Tesla Reports Second Consecutive Profitable Quarter, But Shares Slide After Missing Profit Target
Tesla (NASDAQ:TSLA) reported its fourth quarter and full 2018 financial earnings today, and shares took a slight hit, less than 2 percent in extended-hours trading after missing on profit expectations and beating on revenue.
- Q4 operating income stable compared to Q3 at $414M, operating margin of 5.7%
- Operating cash flow less CapEx improved from Q3 to $910M in Q4
- Cash and cash equivalents of $3.7B at Q4-end, increased by $718M in Q4
- Q4 GAAP net income of $139M impacted by $54M non-cash charge
- Model 3 GAAP and non-GAAP gross margin remained stable at >20% in Q4
Catch our third quarter coverage here.
Now with two consecutively profitable quarters under its belt, we can say that the Model 3 production ramp was a success. Tesla stated that over 7,000 Model 3 units are being produced on average per week; this time last year the company was struggling to push past 1,000 units a week.
Tesla earned $1.93 per share in Q4 versus a loss of $4.01 per share in the fourth quarter of 2017. Revenue was a key metric here – revenue for the quarter shot up to $7.23 billion up from $3.29 billion from the same quarter a year ago. Wall Street was expecting $7.16 billion here so the revenue was a slight beat, while $0.78 EPS fell short of the $2.19 per share analysts were calling for.
Tesla Model 3 continues to push Tesla revenue higher while they do everything they can to cut costs
Tesla reported earlier this month that it delivered 90,700 vehicles during the fourth quarter: 13,500 Model S sedans, 14,050 Model X SUVs and 63,150 Model 3s.
The Silicon Valley car maker reported that it was sustaining 7,000 Model 3 sedans per week and that gross margins (company-wide) were approaching their stated goal of 25 percent.
This helped Tesla achieve a profit as the company sold about 140,000 Model 3 cars in 2018.
Tesla is doing everything it can to cut costs in order to improve its margins further. For instance, instead of solely building more service stations which would require costly real estate and construction purchases, they are adding to their mobile repair fleet which, according to the corporate website “allows for 80 percent of repairs to be completed at the owner’s home”.
The Palo Alto-based company reduced its workforce by 9 percent last June, and a further 7 percent of its employees were laid off just earlier this month with Musk saying in a memo to employees there “wasn’t any other way”. Perhaps that’s a tough pill to swallow in light of this week’s Washington Post article detailing how Tesla spent $700,000 in 2018 flying Musk around on the company jet.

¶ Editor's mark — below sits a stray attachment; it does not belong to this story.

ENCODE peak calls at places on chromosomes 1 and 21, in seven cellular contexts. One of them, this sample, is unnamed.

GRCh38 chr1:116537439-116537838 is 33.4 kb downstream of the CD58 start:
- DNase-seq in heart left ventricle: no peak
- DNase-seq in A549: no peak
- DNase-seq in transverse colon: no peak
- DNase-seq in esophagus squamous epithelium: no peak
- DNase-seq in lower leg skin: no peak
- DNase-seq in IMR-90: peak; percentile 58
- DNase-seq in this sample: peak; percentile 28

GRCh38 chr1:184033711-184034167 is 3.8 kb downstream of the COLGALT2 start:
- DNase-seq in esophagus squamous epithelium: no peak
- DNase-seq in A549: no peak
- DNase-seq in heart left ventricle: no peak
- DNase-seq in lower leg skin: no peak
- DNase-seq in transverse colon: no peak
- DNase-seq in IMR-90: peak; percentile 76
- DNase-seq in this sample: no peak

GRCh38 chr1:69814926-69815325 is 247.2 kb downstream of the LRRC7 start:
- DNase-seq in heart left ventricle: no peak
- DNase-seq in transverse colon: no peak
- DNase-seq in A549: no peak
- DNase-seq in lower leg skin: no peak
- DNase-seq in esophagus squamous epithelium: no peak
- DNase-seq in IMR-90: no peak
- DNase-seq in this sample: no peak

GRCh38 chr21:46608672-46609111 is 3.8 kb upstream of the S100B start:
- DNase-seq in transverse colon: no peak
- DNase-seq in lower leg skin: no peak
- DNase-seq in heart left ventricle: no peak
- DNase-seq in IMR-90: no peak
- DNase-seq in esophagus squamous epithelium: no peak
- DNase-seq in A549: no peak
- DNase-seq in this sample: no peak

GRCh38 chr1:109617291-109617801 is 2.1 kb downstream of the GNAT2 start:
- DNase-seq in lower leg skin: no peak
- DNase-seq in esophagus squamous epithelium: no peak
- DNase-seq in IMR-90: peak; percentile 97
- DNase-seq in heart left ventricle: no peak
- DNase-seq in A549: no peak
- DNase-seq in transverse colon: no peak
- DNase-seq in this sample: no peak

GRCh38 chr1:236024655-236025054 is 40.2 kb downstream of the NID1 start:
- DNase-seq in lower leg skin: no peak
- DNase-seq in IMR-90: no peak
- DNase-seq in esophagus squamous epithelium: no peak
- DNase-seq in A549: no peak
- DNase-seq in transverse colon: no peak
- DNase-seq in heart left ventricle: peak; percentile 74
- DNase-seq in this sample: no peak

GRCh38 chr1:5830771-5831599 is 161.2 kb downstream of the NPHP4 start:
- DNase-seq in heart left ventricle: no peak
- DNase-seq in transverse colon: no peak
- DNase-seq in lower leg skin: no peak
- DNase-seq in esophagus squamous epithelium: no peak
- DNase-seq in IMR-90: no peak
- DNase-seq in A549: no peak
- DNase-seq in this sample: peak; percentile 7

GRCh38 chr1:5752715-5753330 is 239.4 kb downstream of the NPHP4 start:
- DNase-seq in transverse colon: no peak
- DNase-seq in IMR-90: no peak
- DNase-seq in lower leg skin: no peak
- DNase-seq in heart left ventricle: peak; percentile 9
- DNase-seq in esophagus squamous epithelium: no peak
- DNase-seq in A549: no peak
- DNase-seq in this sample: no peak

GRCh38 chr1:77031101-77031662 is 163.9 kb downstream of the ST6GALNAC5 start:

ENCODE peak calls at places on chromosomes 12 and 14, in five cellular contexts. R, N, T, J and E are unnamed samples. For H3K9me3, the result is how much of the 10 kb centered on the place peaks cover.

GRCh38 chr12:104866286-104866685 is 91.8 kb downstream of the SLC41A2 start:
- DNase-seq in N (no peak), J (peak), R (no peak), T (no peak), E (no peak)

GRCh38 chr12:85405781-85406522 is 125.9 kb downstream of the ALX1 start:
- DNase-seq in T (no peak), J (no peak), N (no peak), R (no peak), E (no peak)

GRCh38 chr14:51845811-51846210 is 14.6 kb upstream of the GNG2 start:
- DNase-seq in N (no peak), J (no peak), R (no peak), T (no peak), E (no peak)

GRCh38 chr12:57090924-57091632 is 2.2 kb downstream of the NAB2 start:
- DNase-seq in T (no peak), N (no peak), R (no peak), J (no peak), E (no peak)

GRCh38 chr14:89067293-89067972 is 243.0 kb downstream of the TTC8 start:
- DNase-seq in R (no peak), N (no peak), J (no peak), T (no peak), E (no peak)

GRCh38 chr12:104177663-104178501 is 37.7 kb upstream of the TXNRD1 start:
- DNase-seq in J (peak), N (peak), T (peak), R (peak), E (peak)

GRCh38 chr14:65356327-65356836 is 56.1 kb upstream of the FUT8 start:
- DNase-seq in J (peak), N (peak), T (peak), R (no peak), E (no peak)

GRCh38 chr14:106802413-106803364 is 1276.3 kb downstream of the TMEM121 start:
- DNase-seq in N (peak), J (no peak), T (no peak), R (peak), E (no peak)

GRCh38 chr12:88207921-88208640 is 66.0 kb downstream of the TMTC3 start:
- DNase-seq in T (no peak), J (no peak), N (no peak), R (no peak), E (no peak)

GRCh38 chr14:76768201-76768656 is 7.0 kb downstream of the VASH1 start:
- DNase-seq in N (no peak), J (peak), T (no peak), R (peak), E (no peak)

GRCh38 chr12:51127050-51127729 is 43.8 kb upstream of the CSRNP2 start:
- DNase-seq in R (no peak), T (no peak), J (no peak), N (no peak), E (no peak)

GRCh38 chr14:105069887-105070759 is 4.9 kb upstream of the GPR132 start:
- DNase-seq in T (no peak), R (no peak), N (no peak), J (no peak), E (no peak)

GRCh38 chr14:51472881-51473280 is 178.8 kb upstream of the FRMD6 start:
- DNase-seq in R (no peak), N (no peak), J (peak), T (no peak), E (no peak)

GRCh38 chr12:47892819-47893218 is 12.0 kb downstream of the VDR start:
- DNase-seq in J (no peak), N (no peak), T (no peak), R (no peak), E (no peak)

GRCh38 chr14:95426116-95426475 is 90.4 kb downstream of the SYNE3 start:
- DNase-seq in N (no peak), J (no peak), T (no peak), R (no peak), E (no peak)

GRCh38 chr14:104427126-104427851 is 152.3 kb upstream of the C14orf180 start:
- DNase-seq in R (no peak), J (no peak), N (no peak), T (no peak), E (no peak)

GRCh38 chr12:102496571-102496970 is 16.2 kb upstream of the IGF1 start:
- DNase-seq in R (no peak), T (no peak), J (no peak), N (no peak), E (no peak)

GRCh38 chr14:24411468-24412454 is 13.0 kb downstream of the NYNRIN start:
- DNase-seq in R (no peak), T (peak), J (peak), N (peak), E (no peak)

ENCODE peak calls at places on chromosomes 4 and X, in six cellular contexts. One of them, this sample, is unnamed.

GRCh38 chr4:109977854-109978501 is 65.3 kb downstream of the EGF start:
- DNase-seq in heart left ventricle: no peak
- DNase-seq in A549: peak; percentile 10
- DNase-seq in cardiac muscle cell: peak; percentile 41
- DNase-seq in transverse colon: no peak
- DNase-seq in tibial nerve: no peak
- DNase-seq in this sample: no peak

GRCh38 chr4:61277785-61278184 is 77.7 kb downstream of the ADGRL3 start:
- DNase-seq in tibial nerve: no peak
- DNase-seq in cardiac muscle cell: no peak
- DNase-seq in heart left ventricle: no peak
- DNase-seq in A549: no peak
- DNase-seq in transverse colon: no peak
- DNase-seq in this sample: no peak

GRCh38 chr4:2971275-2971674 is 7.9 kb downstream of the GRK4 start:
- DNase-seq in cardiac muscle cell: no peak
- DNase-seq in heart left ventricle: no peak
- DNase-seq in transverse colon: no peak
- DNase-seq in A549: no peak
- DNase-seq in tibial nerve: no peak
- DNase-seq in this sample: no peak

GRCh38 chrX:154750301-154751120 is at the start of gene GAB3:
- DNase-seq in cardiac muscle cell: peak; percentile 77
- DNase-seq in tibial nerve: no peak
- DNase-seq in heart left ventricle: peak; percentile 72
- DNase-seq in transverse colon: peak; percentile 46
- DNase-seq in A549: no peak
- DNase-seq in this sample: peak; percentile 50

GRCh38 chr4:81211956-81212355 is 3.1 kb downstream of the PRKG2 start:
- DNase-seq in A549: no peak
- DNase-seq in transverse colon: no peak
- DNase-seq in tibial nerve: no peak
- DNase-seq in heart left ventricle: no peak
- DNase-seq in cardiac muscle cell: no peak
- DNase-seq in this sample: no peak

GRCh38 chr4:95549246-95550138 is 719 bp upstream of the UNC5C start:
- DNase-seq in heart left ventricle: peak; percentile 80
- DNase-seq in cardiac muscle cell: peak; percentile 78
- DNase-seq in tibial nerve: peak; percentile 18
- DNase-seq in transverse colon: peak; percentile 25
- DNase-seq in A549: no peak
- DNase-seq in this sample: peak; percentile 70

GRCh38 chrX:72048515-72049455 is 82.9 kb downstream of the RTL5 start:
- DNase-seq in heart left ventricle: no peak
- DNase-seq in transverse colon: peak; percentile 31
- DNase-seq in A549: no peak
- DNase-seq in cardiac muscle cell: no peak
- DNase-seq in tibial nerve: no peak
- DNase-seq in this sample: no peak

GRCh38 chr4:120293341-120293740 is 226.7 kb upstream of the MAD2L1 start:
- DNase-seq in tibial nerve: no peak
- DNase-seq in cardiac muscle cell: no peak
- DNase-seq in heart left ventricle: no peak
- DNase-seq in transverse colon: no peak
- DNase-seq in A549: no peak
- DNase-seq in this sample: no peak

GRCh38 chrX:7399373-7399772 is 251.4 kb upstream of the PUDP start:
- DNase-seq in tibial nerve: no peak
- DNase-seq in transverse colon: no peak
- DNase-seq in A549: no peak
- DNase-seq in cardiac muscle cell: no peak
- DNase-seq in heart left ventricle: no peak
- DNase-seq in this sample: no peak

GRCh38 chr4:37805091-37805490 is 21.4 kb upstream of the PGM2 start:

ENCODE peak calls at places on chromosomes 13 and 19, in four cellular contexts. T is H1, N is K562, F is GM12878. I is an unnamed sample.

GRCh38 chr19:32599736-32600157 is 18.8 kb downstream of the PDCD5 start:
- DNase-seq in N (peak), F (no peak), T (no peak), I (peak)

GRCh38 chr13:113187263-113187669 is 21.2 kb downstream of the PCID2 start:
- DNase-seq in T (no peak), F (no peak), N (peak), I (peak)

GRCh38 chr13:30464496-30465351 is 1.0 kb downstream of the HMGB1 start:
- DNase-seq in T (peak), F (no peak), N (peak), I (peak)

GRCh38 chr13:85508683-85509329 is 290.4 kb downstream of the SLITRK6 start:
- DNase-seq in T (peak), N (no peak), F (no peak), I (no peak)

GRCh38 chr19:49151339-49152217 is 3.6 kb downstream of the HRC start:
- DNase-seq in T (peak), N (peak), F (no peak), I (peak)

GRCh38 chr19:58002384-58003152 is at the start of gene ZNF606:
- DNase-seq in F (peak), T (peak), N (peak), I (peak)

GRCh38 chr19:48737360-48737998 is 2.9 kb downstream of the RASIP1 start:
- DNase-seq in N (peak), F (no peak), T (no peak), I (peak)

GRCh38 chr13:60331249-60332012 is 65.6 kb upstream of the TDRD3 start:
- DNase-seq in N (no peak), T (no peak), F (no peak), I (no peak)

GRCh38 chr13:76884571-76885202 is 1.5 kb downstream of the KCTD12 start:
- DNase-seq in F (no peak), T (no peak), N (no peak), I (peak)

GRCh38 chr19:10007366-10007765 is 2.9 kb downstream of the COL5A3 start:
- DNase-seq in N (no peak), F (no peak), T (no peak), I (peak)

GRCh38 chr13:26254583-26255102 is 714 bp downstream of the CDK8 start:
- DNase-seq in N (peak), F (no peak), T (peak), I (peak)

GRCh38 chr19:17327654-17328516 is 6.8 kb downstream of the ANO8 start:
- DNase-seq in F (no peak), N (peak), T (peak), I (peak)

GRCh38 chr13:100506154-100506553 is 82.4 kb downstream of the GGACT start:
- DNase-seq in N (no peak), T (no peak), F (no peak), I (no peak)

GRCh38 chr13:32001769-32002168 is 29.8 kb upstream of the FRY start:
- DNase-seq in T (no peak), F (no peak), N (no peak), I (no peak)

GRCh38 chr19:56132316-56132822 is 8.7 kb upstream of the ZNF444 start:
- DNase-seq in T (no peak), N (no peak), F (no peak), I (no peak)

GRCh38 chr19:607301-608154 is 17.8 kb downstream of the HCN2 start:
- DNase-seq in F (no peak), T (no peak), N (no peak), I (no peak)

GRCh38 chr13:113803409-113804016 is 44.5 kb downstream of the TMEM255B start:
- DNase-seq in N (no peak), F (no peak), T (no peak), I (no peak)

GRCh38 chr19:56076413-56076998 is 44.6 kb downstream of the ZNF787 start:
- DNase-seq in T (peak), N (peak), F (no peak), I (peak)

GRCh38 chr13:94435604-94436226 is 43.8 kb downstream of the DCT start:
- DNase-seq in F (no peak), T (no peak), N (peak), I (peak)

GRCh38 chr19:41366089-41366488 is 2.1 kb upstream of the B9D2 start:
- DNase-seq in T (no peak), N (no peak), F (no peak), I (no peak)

Tesla Outlook: Cash on hand looking great and sales volumes set to continue rising
Of great interest to investors is Tesla’s cash position. Tesla reported that its cash on hand improved by $1.45 billion despite the scheduled repayment of a $230 million convertible bond in the fourth quarter. Tesla ended the quarter with cash at $3.7 billion, an increase of $718 million a year ago.
Their cash position is even more crucial because Tesla has about a billion dollars in convertible bonds coming due in the coming weeks.
“We have sufficient cash on hand to comfortably settle in cash our convertible bond that will mature in March 2019,” the shareholder letter to investors said. So this may not be much of an issue for Tesla as it will surely be forced to pay this back since its stock price is nowhere near the ~$360 per share it needs to be to sidestep taking this charge.
Looking ahead, the company said it expects to deliver 360,000 to 400,000 vehicles from all its model lines in 2019. That represents growth of 45% to 65% from last year which is very encouraging for the EV maker.
“In 2019, full-year Model 3 volumes will grow substantially over 2018 due to a full year of high production rates at our Fremont facility,” Chief Executive Elon Musk added in the letter to investors.
By the end of this year, he said, Tesla expects to start producing Model 3 vehicles at its factory in Shanghai, using a complete vehicle production line.
Elon sidestepped analysts questions on the call about the Semi-truck but he did say to expect volume of the Model Y pickup truck later next year. “Additionally, this year we will start tooling for Model Y to achieve volume production by the end of 2020,” Musk said.
With Chinese production lines coming on-line this year, a new Model Y and Semi-Truck hitting the market, and Model 3 continuing to show solid demand as production further ramps, Tesla is looking at a good medium-term outlook for the upcoming couple years. We will begin to see the results of its cost-cutting measure in the coming quarters and if it can hold true to its promise of 400,000 vehicles this year, with improved margins, Tesla may finally “arrive”.